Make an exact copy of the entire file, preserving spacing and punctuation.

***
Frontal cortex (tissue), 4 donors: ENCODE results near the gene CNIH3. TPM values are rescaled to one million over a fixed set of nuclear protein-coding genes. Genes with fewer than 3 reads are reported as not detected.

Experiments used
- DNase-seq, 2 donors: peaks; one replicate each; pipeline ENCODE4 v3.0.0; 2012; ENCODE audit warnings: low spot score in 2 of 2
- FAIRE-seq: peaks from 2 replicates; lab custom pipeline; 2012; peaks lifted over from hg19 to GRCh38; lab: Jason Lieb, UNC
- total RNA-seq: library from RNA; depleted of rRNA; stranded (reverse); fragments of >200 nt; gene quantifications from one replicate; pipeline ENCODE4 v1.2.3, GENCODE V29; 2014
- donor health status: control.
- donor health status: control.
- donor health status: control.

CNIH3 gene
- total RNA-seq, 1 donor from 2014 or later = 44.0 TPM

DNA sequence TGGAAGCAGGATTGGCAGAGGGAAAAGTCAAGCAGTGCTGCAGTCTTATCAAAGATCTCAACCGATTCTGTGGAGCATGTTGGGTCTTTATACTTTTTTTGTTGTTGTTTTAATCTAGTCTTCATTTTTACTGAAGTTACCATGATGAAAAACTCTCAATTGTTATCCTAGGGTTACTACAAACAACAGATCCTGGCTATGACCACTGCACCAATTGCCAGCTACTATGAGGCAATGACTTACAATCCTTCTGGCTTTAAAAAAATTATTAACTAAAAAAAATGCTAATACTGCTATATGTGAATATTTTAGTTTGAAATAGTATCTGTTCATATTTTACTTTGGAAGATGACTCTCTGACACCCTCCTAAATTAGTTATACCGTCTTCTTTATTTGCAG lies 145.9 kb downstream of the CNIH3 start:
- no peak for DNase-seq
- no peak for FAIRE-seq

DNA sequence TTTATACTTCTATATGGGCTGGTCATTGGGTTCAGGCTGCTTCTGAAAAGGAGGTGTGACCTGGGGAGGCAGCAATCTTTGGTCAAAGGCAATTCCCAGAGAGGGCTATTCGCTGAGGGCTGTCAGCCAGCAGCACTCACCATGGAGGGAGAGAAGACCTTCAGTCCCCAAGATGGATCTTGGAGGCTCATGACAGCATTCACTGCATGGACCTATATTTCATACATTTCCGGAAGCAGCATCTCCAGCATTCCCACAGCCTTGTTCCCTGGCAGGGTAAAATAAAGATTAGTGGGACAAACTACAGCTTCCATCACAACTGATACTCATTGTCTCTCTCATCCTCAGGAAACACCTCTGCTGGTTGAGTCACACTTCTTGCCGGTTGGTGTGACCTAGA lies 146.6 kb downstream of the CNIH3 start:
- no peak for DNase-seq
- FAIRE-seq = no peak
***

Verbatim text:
Frontal cortex (tissue), 4 donors: ENCODE results near the gene CNIH3. TPM values are rescaled to one million over a fixed set of nuclear protein-coding genes. Genes with fewer than 3 reads are reported as not detected.

Experiments used
- DNase-seq, 2 donors: peaks; one replicate each; pipeline ENCODE4 v3.0.0; 2012; ENCODE audit warnings: low spot score in 2 of 2
- FAIRE-seq: peaks from 2 replicates; lab custom pipeline; 2012; peaks lifted over from hg19 to GRCh38; lab: Jason Lieb, UNC
- total RNA-seq: library from RNA; depleted of rRNA; stranded (reverse); fragments of >200 nt; gene quantifications from one replicate; pipeline ENCODE4 v1.2.3, GENCODE V29; 2014
- donor health status: control.
- donor health status: control.
- donor health status: control.

CNIH3 gene
- total RNA-seq, 1 donor from 2014 or later = 44.0 TPM

DNA sequence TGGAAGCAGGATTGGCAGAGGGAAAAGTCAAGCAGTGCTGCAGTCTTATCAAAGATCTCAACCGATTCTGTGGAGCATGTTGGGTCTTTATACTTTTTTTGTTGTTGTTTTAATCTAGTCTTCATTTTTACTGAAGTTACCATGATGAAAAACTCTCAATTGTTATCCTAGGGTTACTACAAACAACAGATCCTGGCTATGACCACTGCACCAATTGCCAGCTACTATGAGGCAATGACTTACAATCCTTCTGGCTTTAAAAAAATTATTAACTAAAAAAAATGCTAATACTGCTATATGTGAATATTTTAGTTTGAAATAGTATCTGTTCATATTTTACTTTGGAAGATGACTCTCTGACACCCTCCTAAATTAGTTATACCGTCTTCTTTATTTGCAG lies 145.9 kb downstream of the CNIH3 start:
- no peak for DNase-seq
- no peak for FAIRE-seq

DNA sequence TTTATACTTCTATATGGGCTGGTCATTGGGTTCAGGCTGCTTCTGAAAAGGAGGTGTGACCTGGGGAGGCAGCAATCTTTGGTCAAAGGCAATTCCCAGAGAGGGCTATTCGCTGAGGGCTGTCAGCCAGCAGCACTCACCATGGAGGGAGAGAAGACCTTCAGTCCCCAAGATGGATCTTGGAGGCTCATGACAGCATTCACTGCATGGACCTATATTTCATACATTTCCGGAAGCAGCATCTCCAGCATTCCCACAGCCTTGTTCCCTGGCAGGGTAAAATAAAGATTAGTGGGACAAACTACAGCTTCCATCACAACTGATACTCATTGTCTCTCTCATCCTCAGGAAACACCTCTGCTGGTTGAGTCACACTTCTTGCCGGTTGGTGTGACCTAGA lies 146.6 kb downstream of the CNIH3 start:
- no peak for DNase-seq
- FAIRE-seq = no peak